I was not faultless or perfect and did not handle the adversity like I probably should have in most cases. I could have been more gracious in some instances, I could have been bolder and less passive in others. I made some choices then that I would definitely change now. I have the hindsight, maturity and life experience to know that I could have done better. My guess (and hope) is that some of the offenders probably feel the same way about some of their actions.
Years down the road I am still intrigued that my well-intentioned mother was totally okay for me to live and work under these conditions and yet, traveling to Indonesia to live with my best friend’s missionary aunt and uncle was just too far and too dangerous. My mother was concerned about my physical safety, but didn’t fully know to be wary of my emotional or spiritual safety while I worked under these emotional-abusers. Like a glutton for punishment, I came back until my ‘position was eliminated’ at the camp.
Don’t be like me. If you experience this or any type of abuse, get help and get out. I know that’s so much easier said than done. If you see it happening, do what you can to stop it. Do not allow a person in authority to feel comfortable and welcomed treating people or holding power in this way. Our communities will only change if this kind of behavior is simply not tolerated.
You might read this and wonder what my faith looks like now. Did I leave The Church? Am I still a believer? I am very happy to say that I am still a believer and a member of a local church. God in his graciousness surrounded me with loving, godly men just when I needed them. In addition to those camp brothers, when I returned to college, I worked under a remarkable man in my campus ministry. He built me up when I arrived to our team retreat crying, broken, and insecure. He was medicine to my soul and he and his wife are a very important part of my faith story. He took risks on me as a leader. I sometimes came up with outside-of-the-box ideas, and he’d encourage me to go for it, not knowing what the outcome would be. To him and his wife, and his coworker that spent countless hours teaching me what it meant to let go, I will be eternally grateful.
After college my best friend’s aunt and uncle took me in for a summer and allowed me to work together on their camp programming in Indonesia. I learned so much from her and garnered so many fantastic ideas. I was essentially her shadow, going where she went, doing what she did, always learning. He welcomed me as part of their family and provided for me in numerous ways during my stay. They were patient and generous with me. I have fantastic memories from that time and from the people that I met while there. A piece of my heart is reserved specifically for Indonesia and for that family in particular.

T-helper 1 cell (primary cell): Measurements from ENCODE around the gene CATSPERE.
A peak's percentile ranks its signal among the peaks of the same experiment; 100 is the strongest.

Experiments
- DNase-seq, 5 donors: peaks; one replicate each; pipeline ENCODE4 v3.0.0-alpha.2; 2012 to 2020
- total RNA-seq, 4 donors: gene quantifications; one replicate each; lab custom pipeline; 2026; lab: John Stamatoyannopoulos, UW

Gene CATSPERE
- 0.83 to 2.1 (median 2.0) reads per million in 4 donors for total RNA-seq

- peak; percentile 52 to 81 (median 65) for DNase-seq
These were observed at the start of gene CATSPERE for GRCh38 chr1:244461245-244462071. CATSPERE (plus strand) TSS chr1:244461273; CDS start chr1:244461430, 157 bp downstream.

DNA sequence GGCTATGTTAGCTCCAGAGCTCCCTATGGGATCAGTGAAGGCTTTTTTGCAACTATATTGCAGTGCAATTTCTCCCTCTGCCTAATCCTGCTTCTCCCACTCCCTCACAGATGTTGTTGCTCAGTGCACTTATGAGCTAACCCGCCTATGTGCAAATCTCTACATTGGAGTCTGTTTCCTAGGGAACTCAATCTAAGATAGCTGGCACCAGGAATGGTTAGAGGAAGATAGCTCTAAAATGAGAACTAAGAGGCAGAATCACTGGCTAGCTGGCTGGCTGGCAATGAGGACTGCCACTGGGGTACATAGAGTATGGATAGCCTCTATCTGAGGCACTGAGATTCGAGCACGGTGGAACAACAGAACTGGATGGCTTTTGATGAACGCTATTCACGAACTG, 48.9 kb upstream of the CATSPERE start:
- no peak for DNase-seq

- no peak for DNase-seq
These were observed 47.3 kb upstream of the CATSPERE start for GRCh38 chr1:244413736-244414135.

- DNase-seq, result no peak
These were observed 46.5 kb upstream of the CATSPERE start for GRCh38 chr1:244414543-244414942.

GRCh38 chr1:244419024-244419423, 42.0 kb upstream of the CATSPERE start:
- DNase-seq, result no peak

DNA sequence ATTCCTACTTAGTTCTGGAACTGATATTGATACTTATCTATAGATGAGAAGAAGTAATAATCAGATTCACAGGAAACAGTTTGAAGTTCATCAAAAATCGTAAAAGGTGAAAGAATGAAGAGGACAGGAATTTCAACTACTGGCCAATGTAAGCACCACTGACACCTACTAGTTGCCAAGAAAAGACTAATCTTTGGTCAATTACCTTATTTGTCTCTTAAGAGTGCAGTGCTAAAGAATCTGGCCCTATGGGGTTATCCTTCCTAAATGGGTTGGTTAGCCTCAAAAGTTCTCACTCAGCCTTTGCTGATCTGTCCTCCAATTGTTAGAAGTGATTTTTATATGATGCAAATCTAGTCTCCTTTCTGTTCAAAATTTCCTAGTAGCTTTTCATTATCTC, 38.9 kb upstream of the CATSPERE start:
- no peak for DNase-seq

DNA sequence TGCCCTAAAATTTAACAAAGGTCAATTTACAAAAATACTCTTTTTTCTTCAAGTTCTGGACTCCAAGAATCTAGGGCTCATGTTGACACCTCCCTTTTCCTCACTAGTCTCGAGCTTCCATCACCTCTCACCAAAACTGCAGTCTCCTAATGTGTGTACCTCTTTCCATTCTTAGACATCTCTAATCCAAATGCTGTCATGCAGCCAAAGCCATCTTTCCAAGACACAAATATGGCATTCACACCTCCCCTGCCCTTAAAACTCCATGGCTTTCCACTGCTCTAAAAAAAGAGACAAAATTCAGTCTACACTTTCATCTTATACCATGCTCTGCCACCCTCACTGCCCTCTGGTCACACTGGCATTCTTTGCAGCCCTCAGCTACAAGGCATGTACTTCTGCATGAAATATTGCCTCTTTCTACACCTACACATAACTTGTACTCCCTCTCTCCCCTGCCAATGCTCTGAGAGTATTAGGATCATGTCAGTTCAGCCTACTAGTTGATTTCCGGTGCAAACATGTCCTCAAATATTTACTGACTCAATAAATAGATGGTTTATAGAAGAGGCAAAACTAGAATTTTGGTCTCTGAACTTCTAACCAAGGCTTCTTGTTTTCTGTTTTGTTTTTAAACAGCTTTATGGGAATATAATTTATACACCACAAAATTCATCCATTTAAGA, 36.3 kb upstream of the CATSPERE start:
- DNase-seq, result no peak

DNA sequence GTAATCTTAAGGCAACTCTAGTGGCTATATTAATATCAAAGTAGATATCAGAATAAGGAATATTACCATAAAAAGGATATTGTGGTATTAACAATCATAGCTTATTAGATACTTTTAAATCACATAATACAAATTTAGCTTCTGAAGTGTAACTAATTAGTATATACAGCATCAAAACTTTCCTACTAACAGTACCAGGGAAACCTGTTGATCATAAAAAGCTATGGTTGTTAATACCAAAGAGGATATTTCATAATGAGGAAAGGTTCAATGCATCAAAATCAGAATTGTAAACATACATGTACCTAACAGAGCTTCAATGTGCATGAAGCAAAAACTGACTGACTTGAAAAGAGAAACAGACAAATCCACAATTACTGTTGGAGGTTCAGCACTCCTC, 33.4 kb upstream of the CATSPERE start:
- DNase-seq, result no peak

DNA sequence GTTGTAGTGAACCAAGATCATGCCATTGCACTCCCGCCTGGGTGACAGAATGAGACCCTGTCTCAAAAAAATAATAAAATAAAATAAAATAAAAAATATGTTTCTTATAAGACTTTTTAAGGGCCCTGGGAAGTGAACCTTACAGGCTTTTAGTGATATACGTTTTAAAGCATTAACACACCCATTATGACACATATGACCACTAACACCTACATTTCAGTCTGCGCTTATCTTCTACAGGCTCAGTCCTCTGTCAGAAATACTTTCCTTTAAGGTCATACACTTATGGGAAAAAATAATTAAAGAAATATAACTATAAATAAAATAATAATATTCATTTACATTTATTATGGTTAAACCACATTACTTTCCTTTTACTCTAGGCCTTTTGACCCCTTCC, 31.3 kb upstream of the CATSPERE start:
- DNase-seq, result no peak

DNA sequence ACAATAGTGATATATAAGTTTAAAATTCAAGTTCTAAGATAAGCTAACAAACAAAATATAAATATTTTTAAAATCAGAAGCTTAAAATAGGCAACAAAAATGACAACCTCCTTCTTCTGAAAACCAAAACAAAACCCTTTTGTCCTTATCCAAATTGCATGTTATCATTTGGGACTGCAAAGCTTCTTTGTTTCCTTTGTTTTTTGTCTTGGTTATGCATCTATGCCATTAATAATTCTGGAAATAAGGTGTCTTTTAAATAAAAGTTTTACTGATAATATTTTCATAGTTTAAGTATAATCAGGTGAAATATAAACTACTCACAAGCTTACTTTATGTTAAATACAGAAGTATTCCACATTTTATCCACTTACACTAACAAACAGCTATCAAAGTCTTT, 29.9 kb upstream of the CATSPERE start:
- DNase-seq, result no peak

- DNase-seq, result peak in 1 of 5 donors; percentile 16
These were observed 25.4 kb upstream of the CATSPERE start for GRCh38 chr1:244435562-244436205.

The thing is, God isn’t like people. God doesn’t wield His power in the way that insecure humans do. My God doesn’t look like the man screaming a 20-something year old girl in a camp office. My God looks like Jesus, speaking kindly and gently to the woman at the well. He is Jesus writing in the sand while the religious men drop their rocks and walk away from the woman who was caught in the act of adultery. My God looks like the camp brothers that heard I was crying and said, ‘Why you frontin’?’ when I greeted them with a smile after being yelled at.
I have to make the choice to forgive – every day. Sometimes, years down the road, you’ll realize that you need to lay the hurt and anger and betrayal all down again when a memory sparks something deep inside of you. It’s then that you make the choice to forgive all over. Forgiveness is rarely a one-time act. Forgiving doesn’t mean that what was done was, is, or ever will be okay. On the contrary, forgiving acknowledges that something wrong was done, brokenness occurred, and something needs to be restored. Forgiveness is your first step to restoration.
I pray that you never feel any type of abuse, specifically the kind that comes from a faith community, or someone in authority over you professionally or theologically speaking. I pray that you have people that will catch your tears and build you up and make you strong and bold in the best possible ways. I pray that you have wonderful memories of places you hold close to your heart and times that you laugh so hard it hurts until someone has to say ‘Camp Face’ and you hold it as long as you can until someone busts out in laughter all over again. But mostly, I pray for grace and love and peace and forgiveness, for they are the foundations of our faith.
And, as promised……
**The Story of the missing golf cart
I have to share this one ridiculous thing that happened. One day 2 of my coworkers and I spotted some blackberries on the trail. We asked permission from No. 2 and took the golf-cart to surprise our coworkers with some fresh berries for that evening’s staff bedtime snack. When we returned, we tried to be stealth-sneaky but were met with disapproving glances and warnings of ‘you’re in big trouble’. It appears that somehow No. 1 was told that we took the golf cart on a 20 mile trip – yes you read that correctly, TWENTY MILES in a GOLF CART -to a local fruit farm without permission. No. 2 NEVER SAID A THING to clarify or offer vindication and allowed this to be believed, never correcting it to say what we were really doing or that we had his permission to do take the golf cart! He actually denied all knowledge, sat in on the scolding…and had the biggest bowl of berries that night (ummmmm….I think I might still be a little bitter about that. Time to go deal with that, but I’m sure if I called my two coworkers and even began to mention it, we’d all bust out in raucous laughter about how silly it all was).